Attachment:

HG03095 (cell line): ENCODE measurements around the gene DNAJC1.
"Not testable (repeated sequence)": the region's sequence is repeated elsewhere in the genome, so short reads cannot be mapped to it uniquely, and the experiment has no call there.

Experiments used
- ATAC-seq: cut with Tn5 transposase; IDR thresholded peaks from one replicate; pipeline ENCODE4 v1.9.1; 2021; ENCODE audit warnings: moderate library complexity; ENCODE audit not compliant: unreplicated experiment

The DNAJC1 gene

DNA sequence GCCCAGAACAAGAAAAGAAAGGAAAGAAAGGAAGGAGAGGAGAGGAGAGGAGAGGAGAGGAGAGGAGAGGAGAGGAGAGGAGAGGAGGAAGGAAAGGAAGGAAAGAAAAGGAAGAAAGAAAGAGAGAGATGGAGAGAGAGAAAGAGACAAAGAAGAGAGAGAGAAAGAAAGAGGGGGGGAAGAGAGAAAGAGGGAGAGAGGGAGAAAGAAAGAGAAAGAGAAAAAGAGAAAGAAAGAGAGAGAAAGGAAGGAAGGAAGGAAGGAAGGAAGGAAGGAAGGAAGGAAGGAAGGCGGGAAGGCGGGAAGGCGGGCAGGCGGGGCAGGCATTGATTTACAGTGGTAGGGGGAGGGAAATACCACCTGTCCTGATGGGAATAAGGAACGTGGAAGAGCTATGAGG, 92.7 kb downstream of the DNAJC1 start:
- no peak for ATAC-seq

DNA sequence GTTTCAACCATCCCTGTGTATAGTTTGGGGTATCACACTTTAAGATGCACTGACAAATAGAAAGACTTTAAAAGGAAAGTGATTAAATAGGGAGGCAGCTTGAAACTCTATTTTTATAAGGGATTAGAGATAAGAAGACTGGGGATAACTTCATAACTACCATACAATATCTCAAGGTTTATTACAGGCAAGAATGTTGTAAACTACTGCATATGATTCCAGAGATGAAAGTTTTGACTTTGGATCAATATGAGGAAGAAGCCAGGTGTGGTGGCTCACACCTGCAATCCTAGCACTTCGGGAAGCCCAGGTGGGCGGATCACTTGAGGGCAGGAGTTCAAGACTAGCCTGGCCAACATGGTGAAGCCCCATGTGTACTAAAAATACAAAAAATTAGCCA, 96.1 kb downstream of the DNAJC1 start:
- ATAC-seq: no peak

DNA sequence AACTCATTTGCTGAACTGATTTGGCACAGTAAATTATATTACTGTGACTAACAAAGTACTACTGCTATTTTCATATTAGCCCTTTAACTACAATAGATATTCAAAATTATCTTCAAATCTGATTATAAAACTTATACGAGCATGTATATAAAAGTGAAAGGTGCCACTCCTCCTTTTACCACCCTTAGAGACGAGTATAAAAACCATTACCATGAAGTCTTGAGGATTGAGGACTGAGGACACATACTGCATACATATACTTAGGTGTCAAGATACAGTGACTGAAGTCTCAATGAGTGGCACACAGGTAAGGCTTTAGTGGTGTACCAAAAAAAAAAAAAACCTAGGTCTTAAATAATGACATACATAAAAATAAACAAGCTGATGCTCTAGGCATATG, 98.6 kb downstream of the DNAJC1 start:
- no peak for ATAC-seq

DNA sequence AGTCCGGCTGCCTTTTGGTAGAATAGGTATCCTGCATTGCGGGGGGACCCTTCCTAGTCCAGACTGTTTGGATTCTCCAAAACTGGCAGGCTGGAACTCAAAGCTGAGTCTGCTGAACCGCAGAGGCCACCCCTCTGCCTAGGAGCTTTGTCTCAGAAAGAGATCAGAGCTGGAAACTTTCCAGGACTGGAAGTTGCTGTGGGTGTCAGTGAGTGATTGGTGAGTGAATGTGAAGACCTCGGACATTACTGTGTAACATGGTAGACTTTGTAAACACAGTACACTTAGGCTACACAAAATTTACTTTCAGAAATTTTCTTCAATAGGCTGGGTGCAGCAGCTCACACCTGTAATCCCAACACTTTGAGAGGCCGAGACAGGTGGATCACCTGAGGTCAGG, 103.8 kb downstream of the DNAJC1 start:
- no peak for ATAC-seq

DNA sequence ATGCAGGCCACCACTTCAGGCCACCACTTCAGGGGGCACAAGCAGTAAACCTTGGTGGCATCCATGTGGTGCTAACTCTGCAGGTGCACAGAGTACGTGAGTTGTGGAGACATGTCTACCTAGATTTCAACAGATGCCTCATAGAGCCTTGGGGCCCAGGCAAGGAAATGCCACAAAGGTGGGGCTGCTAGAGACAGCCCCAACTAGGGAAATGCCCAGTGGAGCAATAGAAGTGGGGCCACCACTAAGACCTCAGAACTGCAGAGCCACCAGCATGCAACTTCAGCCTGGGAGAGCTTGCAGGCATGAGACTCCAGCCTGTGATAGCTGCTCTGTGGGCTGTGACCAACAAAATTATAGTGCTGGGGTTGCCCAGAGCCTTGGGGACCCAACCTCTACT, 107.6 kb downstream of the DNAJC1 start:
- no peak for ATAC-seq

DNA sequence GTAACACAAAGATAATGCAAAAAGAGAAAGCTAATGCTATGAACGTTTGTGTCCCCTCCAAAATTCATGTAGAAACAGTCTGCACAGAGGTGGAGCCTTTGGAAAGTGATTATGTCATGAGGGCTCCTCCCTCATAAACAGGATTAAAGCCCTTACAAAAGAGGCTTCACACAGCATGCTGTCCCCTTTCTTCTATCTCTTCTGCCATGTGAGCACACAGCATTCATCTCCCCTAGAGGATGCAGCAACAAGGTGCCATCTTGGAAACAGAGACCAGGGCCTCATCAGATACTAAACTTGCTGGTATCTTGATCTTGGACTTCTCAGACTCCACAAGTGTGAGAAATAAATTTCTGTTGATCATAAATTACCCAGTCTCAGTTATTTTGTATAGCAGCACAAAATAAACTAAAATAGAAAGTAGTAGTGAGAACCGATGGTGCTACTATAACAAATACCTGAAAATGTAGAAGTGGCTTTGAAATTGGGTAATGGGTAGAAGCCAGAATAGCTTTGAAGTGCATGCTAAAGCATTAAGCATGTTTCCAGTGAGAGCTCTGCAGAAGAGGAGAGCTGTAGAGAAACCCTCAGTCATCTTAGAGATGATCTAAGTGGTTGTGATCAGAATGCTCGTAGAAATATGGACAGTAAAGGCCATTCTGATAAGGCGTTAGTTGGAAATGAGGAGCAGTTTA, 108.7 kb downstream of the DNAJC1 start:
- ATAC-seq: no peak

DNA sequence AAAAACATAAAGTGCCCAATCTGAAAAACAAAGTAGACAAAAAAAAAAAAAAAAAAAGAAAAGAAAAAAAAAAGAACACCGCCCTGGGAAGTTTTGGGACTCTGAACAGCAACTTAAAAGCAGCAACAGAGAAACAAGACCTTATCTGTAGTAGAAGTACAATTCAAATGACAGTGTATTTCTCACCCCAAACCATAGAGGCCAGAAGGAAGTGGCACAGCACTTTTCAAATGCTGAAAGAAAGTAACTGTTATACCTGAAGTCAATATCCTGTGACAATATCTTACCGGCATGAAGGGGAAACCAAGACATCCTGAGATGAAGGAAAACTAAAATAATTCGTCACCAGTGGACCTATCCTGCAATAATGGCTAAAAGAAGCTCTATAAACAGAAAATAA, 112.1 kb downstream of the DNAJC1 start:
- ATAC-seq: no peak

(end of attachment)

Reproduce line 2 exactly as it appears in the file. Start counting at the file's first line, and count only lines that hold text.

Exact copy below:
"Not testable (repeated sequence)": the region's sequence is repeated elsewhere in the genome, so short reads cannot be mapped to it uniquely, and the experiment has no call there.